Emojis — the life of our daily conversations, the ice breakers, and our representations — have now reached a whole new level in the online world. Sure, we use them to make our conversations more lively or use them as a substitute to words when we don’t know what to say, but now they have come to embed themselves in our daily communication.
Flashback: Remember the days of MSN? Where expressing sadness meant one universal sad emoticon unlike the hundred types of sad faces we have on our smartphones today. Or when a heart on BBM meant the classic red one, unlike the several different shapes and colours emojis have offered us? Emoticons used to be simple and classic, but now these emojis have become complex and maybe even more accurate toward reflecting our true emotions as we communicate.
Now here’s where it got political — when Apple decided to add more skin tones to these emojis, or when more flags have now made it to our emoji list.
We tend to overlook these aspects of our daily communication, only because we underestimate its power to represent the various ethnicities and even religion. There are even church, ka’aba and buddhist temple emojis now.
Just last month in September, a 15-year-old Saudi girl, Rayouf AlHumedhi, proposed an emoji of a female wearing the headscarf to represent Muslim women, gender equality and rights to The Unicode Consortium (BBC News, 2016). She did it because she firmly believed that emojis are ubiquitous and that even other ethnic/religious groups were being represented, such as the emoji of the man wearing a turban. Her message has even reached news sites like AJ+ and BBC News.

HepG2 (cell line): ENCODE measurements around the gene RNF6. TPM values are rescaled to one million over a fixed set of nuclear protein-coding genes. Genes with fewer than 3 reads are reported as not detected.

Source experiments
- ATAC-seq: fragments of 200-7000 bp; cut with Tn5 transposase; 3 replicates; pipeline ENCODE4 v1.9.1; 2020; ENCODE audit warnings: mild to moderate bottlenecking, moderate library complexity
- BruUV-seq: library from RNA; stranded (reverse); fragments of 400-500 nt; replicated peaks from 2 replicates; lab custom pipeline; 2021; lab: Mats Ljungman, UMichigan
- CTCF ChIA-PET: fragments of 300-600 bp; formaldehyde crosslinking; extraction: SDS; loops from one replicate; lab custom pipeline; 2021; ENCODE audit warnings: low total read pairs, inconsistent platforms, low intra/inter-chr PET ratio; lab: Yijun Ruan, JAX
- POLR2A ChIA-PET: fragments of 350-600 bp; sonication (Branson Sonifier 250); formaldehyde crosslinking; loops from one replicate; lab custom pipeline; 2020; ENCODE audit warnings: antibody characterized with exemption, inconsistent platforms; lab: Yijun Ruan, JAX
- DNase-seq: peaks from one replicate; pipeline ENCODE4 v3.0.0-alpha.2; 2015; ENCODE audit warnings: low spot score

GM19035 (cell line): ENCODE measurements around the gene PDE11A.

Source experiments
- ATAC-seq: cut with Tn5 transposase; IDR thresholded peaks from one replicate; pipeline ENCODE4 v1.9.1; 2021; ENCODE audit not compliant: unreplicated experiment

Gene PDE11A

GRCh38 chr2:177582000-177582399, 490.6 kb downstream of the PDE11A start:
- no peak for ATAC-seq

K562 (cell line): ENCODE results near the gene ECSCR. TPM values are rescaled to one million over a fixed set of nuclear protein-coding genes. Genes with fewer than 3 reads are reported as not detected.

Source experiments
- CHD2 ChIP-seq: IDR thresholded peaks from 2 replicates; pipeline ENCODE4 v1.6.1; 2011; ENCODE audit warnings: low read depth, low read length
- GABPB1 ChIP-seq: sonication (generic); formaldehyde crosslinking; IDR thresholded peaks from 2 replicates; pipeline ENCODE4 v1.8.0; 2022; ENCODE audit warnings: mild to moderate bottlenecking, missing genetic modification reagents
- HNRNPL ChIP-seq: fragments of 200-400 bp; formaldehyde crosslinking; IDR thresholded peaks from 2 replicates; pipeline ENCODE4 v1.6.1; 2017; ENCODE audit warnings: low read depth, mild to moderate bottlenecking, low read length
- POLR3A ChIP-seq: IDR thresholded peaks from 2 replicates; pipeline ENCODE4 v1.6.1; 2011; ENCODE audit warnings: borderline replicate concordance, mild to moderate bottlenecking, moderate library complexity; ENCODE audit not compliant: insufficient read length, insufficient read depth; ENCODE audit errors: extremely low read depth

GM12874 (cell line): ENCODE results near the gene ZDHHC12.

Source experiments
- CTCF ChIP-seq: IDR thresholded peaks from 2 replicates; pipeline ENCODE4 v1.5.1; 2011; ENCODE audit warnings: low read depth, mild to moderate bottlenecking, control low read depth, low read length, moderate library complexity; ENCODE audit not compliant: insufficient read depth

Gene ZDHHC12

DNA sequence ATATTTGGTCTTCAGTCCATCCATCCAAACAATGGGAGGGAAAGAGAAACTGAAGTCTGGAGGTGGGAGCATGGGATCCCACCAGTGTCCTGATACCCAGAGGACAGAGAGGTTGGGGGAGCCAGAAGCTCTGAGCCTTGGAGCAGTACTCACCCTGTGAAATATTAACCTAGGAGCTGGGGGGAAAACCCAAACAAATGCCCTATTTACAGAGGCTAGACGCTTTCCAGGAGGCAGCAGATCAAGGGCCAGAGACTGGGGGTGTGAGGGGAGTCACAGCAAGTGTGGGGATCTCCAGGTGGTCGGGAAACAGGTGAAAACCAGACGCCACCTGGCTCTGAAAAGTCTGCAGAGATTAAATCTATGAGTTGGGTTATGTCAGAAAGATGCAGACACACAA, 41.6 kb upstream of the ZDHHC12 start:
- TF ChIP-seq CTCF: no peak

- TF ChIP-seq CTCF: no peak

Another interesting point in this equation is how the pistol gun emoji has turned into a water gun emoji. This action was a response to the negative message it could be sending in respect to violence.CNN (2016) has even reported a number of other weapon emojis being taken down due to serious incidents that took place as a result. Examples include adolescents in the United States being charged and arrested for using these emojis in offensive and threatening messages on their social media.
This raises a strong and interesting point on how technology is representing us and driving our society. They’ve become more than just happy, sad and crying faces — but a mere representation of our identities. These updates can only proceed to surprise us with what the next group of emojis that will arise in the upcoming software update.
BBC News (2016). Headscarf emoji proposed by 15-year-old Saudi girl. Available: http://www.bbc.co.uk/news/world-middle-east-37358719
CNN (2016). Apple replaces the pistol emoji with a water gun. Available: http://money.cnn.com/2016/08/01/technology/apple-pistol-emoji/